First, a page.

Like Saddle Creek stablemate and fellow Robert Smith emulator Conor Oberst, the Good Life front man Tim Kasher is a literary songwriter. But where Oberst unspools endless tangles of poetic verbiage, Kasher is an economical writer of short fiction, curt and blunt. He’s also just as fatalistic and self-consciously seedy as you’d expect of a guy who name-drops Fante and Bukowski (in the same verse, no less); his new record starts, “The first time that I met her I was throwing up in the ladies’ room stall.” Album of the Year is Kasher’s fourth full-length dissection of a doomed relationship (counting the Good Life’s other full-length and two more with his other band, Cursive), and he hasn’t developed many fresh insights. But he has a gift for placing his self-pitying, self-justifying postcollegiate bohos in a recognizable world, full of rumors, recriminations, and unwanted postbreakup encounters that ring true to life. And while musically a lot of this is basic acoustic singer-songwriter stuff with rock backup, there are occasional bravura touches, like the trumpet on “You’re No Fool,” which shifts midsong from Chet Baker through a tenement window to New Orleans funeral three blocks away. The Good Life’s recent EP, Lovers Need Lawyers, is more consistent musically and less claustrophobic thematically–not only does Kasher complain about something besides unhappy love (he slags greedy club owners on “Entertainer”) but “Always a Bridesmaid” has what sounds pretty close to a happy ending. Low Skies and McCarthy Trenching open. $10. Saturday, July 17, 10 PM, Schubas, 3159 N. Southport; 773-525-2508.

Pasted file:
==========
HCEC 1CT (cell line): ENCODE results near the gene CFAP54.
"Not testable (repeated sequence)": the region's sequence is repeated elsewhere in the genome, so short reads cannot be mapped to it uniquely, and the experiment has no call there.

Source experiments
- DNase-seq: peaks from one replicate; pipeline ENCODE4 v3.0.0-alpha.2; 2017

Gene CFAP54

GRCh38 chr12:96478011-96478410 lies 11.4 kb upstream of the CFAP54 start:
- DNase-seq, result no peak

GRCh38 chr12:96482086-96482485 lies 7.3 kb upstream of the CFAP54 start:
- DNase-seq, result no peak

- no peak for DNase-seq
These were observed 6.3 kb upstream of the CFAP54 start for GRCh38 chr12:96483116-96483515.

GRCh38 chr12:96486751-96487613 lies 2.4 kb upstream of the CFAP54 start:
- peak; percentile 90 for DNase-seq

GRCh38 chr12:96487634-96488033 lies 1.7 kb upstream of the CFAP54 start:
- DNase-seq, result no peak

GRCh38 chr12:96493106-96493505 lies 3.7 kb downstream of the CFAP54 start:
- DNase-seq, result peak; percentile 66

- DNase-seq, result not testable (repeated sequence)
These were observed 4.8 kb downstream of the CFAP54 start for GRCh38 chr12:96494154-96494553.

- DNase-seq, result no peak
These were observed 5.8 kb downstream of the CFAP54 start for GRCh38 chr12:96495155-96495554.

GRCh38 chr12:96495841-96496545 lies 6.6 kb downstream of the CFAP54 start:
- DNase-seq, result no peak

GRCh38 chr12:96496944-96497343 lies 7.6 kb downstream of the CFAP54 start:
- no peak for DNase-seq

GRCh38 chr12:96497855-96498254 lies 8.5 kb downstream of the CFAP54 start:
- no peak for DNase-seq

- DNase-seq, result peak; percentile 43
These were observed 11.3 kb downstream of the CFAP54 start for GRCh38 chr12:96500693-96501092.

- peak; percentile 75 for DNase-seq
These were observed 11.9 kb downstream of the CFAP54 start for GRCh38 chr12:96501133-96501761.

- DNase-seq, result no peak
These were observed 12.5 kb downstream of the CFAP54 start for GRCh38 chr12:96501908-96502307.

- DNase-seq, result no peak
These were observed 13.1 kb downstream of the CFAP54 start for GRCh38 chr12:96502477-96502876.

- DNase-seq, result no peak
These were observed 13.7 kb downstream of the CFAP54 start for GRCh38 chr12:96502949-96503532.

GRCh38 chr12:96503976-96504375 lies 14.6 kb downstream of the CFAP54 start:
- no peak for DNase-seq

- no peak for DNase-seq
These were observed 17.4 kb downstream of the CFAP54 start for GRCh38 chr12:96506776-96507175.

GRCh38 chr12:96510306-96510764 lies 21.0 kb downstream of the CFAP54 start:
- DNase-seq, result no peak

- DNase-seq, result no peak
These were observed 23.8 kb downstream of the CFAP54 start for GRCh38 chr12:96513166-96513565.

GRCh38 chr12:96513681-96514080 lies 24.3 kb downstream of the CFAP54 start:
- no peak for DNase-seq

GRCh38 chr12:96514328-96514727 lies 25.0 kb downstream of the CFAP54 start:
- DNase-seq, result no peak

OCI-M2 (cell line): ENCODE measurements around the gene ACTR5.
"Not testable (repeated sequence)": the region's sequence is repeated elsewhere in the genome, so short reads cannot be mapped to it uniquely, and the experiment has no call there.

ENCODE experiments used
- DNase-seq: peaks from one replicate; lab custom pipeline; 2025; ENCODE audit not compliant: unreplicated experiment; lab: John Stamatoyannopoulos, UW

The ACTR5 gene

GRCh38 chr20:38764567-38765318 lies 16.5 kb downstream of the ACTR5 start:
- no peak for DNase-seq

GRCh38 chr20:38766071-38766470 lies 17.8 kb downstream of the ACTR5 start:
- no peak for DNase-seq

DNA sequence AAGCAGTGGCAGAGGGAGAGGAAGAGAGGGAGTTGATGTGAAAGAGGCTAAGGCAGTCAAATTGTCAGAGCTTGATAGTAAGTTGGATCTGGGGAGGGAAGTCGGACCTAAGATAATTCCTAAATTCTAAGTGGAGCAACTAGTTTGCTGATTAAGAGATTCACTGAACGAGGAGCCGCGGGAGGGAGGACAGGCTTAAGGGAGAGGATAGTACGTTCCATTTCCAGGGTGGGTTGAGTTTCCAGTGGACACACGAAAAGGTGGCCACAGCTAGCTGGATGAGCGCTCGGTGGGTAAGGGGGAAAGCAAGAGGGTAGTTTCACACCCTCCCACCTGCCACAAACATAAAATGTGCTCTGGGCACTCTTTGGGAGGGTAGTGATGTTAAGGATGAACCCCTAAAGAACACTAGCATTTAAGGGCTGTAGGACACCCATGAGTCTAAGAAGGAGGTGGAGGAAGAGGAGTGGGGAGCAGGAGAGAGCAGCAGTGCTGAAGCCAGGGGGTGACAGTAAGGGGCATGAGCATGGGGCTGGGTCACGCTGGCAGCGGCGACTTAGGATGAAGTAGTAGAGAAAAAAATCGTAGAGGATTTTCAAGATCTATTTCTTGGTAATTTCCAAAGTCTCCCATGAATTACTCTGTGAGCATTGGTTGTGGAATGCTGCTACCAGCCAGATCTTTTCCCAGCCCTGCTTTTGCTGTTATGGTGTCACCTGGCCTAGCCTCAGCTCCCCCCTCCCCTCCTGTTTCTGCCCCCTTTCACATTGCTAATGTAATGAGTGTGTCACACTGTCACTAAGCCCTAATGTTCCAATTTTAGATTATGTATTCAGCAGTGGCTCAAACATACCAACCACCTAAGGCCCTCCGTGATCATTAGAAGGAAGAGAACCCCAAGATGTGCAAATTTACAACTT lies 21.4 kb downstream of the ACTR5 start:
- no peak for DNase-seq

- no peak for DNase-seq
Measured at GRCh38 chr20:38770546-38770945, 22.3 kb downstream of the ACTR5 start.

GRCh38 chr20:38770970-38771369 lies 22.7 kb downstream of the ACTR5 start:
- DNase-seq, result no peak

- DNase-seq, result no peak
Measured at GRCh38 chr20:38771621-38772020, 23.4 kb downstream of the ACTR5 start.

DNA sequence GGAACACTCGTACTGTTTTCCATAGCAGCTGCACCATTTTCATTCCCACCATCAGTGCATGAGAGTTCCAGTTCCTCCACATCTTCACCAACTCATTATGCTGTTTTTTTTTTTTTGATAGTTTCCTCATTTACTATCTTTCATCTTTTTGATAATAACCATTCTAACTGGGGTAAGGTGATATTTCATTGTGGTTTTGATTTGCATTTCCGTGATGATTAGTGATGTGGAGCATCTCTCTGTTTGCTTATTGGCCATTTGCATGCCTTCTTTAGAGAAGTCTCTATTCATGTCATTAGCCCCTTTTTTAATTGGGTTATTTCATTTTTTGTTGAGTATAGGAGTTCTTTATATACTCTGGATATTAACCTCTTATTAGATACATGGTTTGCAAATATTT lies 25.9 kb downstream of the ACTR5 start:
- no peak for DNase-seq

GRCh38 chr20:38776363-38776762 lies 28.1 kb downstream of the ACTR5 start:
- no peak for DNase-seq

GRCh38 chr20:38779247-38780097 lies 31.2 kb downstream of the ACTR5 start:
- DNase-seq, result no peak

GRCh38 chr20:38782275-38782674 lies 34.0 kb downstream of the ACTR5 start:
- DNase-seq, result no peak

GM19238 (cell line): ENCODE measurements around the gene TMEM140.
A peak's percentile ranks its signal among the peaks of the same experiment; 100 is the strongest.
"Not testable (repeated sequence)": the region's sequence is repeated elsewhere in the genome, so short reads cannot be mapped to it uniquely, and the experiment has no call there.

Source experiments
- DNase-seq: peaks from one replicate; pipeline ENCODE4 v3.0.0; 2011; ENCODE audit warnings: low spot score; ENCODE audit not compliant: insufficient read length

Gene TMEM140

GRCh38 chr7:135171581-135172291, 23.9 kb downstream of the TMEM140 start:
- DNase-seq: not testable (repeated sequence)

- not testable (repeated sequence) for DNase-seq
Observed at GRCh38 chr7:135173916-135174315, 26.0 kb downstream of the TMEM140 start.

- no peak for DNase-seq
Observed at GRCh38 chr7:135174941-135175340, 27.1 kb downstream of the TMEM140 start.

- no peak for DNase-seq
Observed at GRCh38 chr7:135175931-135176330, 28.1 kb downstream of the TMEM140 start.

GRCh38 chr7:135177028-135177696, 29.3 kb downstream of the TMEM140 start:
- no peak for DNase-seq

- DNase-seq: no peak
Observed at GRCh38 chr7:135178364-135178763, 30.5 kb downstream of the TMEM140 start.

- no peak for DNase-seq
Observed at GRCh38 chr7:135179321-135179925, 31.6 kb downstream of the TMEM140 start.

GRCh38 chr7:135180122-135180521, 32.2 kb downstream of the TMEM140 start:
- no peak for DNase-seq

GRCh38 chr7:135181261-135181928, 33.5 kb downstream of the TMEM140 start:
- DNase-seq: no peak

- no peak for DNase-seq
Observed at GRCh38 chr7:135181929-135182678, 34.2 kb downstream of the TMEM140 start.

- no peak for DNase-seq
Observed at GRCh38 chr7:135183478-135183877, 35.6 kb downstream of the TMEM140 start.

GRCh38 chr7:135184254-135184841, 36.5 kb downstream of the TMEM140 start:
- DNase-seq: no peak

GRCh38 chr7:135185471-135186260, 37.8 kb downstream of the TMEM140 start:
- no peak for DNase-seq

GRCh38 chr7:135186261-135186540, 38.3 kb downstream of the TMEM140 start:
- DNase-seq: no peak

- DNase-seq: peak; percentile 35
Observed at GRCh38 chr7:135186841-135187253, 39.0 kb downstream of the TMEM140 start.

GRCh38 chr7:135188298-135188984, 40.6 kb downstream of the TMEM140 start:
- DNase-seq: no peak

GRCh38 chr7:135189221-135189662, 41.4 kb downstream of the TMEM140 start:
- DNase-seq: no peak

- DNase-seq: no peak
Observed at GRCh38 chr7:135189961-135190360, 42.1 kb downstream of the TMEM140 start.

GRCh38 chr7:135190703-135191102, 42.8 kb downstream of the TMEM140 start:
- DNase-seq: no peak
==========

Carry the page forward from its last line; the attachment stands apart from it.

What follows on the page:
Art accompanying story in printed newspaper (not available in this archive): photo/Bryce Bridges.